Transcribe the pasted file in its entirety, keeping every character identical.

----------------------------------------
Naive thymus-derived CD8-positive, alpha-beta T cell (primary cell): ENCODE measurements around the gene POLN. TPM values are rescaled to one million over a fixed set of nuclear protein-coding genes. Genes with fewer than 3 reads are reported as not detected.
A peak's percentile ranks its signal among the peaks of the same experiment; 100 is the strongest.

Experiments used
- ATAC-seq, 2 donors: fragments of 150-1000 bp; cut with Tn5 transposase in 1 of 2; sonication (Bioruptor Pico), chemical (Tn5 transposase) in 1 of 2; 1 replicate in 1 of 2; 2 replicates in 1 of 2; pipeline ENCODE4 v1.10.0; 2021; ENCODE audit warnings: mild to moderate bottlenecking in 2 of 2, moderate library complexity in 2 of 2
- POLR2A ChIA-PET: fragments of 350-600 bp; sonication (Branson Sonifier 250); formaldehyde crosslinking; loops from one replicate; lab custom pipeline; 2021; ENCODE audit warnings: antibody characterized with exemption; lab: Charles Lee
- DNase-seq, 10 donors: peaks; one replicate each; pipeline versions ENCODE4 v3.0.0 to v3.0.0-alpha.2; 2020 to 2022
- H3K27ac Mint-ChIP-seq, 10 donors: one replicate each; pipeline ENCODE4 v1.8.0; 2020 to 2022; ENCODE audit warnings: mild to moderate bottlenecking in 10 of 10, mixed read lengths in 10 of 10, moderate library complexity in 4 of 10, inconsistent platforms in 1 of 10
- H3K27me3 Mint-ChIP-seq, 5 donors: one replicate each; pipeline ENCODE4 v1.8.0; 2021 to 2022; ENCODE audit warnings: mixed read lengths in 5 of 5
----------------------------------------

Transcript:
Naive thymus-derived CD8-positive, alpha-beta T cell (primary cell): ENCODE measurements around the gene POLN. TPM values are rescaled to one million over a fixed set of nuclear protein-coding genes. Genes with fewer than 3 reads are reported as not detected.
A peak's percentile ranks its signal among the peaks of the same experiment; 100 is the strongest.

Experiments used
- ATAC-seq, 2 donors: fragments of 150-1000 bp; cut with Tn5 transposase in 1 of 2; sonication (Bioruptor Pico), chemical (Tn5 transposase) in 1 of 2; 1 replicate in 1 of 2; 2 replicates in 1 of 2; pipeline ENCODE4 v1.10.0; 2021; ENCODE audit warnings: mild to moderate bottlenecking in 2 of 2, moderate library complexity in 2 of 2
- POLR2A ChIA-PET: fragments of 350-600 bp; sonication (Branson Sonifier 250); formaldehyde crosslinking; loops from one replicate; lab custom pipeline; 2021; ENCODE audit warnings: antibody characterized with exemption; lab: Charles Lee
- DNase-seq, 10 donors: peaks; one replicate each; pipeline versions ENCODE4 v3.0.0 to v3.0.0-alpha.2; 2020 to 2022
- H3K27ac Mint-ChIP-seq, 10 donors: one replicate each; pipeline ENCODE4 v1.8.0; 2020 to 2022; ENCODE audit warnings: mild to moderate bottlenecking in 10 of 10, mixed read lengths in 10 of 10, moderate library complexity in 4 of 10, inconsistent platforms in 1 of 10
- H3K27me3 Mint-ChIP-seq, 5 donors: one replicate each; pipeline ENCODE4 v1.8.0; 2021 to 2022; ENCODE audit warnings: mixed read lengths in 5 of 5